D.C. Attorney General Karl A. Racine on Wednesday launched a review of police procedures after an officer was seen on video chasing and detaining a 9-year-old boy whose mother said had committed no crime.

Police announced separately that the officer involved in the incident is now under internal investigation. A department spokesman said that review includes trying to determine why the officer detained the child, who was not charged with a crime and was released from the scene into the custody of his mother.

The attorney general’s inquiry comes less than a month after another D.C. police officer detained a 10-year-old boy who was initially accused of committing an armed robbery. The youth was later exonerated after authorities reviewed surveillance video that captured the incident.

In a statement, Racine (D) called the latest incident “obviously concerning” and said his office, with acceptance from D.C. police and the mayor, would review how the department deals with children and compare those guidelines with those from other departments around the country.

Racine said his office, which prosecutes juvenile offenders in the District, will then “recommend what changes, if any, should be made to the manner in which police officers are trained on the proper way to interact with children.”

The detentions of the two children — on March 30 on Capitol Hill and on Monday evening in Columbia Heights — have sparked discussions among leaders and lawmakers in the District. In each case, video of officers handcuffing the children was captured by bystanders and broadcast on television news.

Under D.C. police guidelines, nearly everyone taken into custody is handcuffed to protect officers and the detainee from injury and prevent flight. Only juvenile truants and curfew violators are not handcuffed unless they become violent. The youth division and a high-ranking supervisor are also supposed to be notified.

Reaction to the detention of the 10-year-old in March was initially tempered in that police had accused him of threatening another youth with a pellet gun, and while Police Chief Peter Newsham said that video of the detention of someone so young was uncomfortable, it appeared to be within protocol. Criticism rose when the attorney general announced that the child had been wrongly accused.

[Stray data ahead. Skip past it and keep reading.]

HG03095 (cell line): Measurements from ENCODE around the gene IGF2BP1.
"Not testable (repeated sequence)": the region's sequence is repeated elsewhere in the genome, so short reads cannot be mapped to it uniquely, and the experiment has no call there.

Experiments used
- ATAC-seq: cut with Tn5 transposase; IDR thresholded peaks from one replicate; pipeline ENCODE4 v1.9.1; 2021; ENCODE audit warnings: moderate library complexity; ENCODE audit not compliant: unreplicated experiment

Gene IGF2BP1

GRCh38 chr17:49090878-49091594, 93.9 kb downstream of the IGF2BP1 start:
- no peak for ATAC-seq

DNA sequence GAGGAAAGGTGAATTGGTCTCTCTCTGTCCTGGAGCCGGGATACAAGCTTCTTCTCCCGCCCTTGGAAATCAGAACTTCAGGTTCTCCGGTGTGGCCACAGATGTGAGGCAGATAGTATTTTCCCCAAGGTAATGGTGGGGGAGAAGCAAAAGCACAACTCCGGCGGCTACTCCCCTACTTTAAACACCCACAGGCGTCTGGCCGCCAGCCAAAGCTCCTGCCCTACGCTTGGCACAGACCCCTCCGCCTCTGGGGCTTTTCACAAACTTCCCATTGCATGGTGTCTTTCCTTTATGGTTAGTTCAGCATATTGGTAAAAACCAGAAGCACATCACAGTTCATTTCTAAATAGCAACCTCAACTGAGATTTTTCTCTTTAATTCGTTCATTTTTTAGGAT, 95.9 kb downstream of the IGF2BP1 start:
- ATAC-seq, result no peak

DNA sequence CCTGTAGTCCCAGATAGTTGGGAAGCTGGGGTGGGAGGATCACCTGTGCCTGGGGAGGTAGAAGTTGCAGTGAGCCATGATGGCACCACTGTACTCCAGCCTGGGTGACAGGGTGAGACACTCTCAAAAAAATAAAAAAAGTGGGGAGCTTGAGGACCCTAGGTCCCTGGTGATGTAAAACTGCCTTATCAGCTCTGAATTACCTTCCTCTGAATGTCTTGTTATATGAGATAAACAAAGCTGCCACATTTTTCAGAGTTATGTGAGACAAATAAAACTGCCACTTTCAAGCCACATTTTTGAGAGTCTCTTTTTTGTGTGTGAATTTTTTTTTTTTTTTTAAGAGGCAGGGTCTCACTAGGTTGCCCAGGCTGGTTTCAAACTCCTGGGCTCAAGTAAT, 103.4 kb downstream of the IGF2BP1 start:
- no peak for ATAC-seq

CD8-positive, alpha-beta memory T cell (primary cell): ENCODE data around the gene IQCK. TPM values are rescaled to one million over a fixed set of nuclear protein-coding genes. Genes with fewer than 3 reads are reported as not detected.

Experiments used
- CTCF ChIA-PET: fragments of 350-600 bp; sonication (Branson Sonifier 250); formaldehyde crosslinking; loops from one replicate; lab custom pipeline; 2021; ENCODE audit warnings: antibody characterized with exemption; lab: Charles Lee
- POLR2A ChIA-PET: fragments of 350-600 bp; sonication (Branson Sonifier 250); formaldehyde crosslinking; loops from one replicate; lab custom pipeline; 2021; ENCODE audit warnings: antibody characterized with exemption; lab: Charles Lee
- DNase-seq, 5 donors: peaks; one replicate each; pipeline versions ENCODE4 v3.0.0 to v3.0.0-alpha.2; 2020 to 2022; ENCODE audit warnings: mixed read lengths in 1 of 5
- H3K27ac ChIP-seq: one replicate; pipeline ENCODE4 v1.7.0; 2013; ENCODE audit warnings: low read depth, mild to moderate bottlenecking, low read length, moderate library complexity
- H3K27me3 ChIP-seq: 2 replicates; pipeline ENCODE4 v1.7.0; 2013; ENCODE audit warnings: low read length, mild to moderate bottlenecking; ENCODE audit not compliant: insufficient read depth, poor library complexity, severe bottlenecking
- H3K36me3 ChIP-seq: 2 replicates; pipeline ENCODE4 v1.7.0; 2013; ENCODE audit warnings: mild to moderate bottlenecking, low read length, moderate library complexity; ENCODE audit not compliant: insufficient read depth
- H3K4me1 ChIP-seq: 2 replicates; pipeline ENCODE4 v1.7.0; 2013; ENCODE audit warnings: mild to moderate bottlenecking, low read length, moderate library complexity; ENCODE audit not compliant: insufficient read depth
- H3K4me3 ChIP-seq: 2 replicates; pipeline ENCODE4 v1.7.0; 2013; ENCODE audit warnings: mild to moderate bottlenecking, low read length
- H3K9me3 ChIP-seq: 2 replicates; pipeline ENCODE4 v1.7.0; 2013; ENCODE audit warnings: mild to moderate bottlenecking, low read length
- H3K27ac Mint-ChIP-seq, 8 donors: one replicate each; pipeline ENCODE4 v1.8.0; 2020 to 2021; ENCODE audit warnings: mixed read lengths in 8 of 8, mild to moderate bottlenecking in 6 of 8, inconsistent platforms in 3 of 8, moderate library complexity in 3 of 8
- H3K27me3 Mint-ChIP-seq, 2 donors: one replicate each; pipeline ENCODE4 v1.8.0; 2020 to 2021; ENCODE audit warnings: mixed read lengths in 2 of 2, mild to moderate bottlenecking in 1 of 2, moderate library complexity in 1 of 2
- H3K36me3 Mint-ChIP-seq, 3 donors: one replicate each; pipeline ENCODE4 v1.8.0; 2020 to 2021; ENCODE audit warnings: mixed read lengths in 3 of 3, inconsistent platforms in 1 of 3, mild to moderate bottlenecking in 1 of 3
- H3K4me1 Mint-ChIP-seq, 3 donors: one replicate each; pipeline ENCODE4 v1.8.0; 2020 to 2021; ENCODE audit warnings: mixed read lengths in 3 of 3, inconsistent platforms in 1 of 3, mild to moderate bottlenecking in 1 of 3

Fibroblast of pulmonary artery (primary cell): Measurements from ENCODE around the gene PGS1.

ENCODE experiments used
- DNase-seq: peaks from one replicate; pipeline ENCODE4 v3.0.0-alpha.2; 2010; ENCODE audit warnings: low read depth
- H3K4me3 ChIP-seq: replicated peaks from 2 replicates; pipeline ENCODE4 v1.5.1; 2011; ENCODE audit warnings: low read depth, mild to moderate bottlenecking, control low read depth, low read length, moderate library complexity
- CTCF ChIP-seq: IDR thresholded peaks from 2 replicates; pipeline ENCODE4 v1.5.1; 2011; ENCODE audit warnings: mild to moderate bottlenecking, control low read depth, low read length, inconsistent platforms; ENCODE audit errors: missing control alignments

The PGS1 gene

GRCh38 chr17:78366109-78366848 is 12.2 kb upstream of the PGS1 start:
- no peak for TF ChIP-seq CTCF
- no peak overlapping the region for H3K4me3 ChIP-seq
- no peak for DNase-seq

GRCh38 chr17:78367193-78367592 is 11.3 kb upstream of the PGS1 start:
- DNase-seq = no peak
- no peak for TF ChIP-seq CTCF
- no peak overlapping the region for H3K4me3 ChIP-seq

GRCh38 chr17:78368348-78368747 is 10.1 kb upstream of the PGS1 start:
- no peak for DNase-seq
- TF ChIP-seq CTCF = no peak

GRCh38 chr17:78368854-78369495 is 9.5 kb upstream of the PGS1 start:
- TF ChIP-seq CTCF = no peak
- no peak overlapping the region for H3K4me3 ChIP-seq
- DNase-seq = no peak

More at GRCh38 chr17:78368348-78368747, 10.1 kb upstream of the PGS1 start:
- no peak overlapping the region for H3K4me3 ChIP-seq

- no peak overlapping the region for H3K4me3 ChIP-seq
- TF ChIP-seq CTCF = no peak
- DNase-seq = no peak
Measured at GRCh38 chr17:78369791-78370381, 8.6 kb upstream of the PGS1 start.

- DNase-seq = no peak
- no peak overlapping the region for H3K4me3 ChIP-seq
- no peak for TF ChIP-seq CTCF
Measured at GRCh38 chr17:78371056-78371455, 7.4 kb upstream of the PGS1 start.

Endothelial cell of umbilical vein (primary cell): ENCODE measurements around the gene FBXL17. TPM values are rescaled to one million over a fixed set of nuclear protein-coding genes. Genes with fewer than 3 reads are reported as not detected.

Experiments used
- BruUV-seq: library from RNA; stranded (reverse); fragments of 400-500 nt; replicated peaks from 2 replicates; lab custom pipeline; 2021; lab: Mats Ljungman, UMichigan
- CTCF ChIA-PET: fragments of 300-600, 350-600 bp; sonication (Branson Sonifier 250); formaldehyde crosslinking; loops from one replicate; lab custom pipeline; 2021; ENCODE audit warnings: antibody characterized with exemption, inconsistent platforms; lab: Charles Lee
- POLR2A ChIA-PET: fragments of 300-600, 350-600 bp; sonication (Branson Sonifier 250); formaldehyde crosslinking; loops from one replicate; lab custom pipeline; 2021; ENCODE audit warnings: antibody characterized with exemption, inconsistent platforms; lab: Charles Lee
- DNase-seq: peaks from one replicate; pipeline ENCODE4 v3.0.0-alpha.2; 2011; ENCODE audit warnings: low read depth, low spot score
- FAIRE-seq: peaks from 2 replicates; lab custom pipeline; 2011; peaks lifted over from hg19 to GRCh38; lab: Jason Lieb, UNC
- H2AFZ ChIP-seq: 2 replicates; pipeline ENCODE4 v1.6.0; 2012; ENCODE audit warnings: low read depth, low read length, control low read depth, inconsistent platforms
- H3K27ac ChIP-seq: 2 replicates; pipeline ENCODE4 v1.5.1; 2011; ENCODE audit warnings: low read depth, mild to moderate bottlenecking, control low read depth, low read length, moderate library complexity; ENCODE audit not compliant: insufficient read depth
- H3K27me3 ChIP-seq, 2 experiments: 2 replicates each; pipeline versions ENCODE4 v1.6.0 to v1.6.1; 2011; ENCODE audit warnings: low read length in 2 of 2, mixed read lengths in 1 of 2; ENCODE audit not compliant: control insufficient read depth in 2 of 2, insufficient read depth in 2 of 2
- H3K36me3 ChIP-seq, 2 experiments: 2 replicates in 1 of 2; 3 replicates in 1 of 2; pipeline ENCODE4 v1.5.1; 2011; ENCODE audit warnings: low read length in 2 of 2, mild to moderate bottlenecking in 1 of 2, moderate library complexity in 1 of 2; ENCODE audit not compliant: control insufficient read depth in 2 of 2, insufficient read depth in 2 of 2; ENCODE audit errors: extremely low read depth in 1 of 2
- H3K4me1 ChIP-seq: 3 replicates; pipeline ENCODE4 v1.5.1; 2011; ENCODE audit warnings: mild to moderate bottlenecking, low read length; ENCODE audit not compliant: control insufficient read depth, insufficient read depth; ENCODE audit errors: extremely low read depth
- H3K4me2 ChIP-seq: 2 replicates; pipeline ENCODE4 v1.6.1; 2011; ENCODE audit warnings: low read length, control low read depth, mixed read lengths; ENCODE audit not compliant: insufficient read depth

Newsham said in an interview Wednesday that he viewed the most recent detention as an aberration among the more than 500,000 yearly encounters his officers have with the public, including the annual arrests of about 3,000 juveniles. He said that after the incident in March, the department began its own research into how other police agencies deal with children “to see if we can improve our practices.”

The chief said he was restricted in providing many details because the case involves a juvenile. But he said the review of Monday’s detention is to determine if it was “consistent with MPD policy.” He added that the incident is “not indicative” of the vast interactions his officers have with the public.

The detained boy’s mother said the fourth-grader was visiting relatives in Northwest Washington and playing when an officer confronted him about 7:30 p.m. Monday. The mother said that the boy had been leaning against a vehicle at 14th and Girard streets NW and that her son told her the officer ordered him to move away.

“My son said a slur to him and ran away from the officer,” said the mother, who spoke on the condition of anonymity and that her son’s name not be published.

A video from a bystander, first broadcast on WTTG (Fox 5) on Tuesday night, shows the child running, a denim jacket flapping in the wind, and the officer following and reaching for him. The boy falls, but it’s not clear if the officer grabbed him or the boy fell on his own.

The video shows the officer grabbing the boy’s jacket and then walking him to a police vehicle, holding both his hands. The boy can be seen squirming and crying as he is moved and as the officer starts to put handcuffs on him.

A relative came to the scene and called the boy’s mother, who drove to the location. The mother said officers could not explain to her why they detained her son.

“I asked them what crime had committed,” she said. “What harm was he doing to anyone? What threat was he? They couldn’t answer those questions.”

Luz Lazo contributed to this report.